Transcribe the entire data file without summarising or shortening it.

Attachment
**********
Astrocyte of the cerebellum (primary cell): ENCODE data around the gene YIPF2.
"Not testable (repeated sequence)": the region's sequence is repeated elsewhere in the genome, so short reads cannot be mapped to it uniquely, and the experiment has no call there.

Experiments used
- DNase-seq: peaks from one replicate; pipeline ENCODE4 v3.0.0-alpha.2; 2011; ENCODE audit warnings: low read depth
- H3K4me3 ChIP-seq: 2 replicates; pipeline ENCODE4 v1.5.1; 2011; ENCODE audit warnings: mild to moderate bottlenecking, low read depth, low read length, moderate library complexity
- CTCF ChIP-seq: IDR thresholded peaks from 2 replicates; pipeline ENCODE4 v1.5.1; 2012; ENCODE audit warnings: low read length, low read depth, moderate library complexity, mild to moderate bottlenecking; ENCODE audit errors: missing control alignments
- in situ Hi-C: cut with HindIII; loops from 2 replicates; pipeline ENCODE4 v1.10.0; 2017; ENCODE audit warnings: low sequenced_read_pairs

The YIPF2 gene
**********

Astrocyte of the cerebellum (primary cell): ENCODE data around the gene YIPF2.
"Not testable (repeated sequence)": the region's sequence is repeated elsewhere in the genome, so short reads cannot be mapped to it uniquely, and the experiment has no call there.

Experiments used
- DNase-seq: peaks from one replicate; pipeline ENCODE4 v3.0.0-alpha.2; 2011; ENCODE audit warnings: low read depth
- H3K4me3 ChIP-seq: 2 replicates; pipeline ENCODE4 v1.5.1; 2011; ENCODE audit warnings: mild to moderate bottlenecking, low read depth, low read length, moderate library complexity
- CTCF ChIP-seq: IDR thresholded peaks from 2 replicates; pipeline ENCODE4 v1.5.1; 2012; ENCODE audit warnings: low read length, low read depth, moderate library complexity, mild to moderate bottlenecking; ENCODE audit errors: missing control alignments
- in situ Hi-C: cut with HindIII; loops from 2 replicates; pipeline ENCODE4 v1.10.0; 2017; ENCODE audit warnings: low sequenced_read_pairs

The YIPF2 gene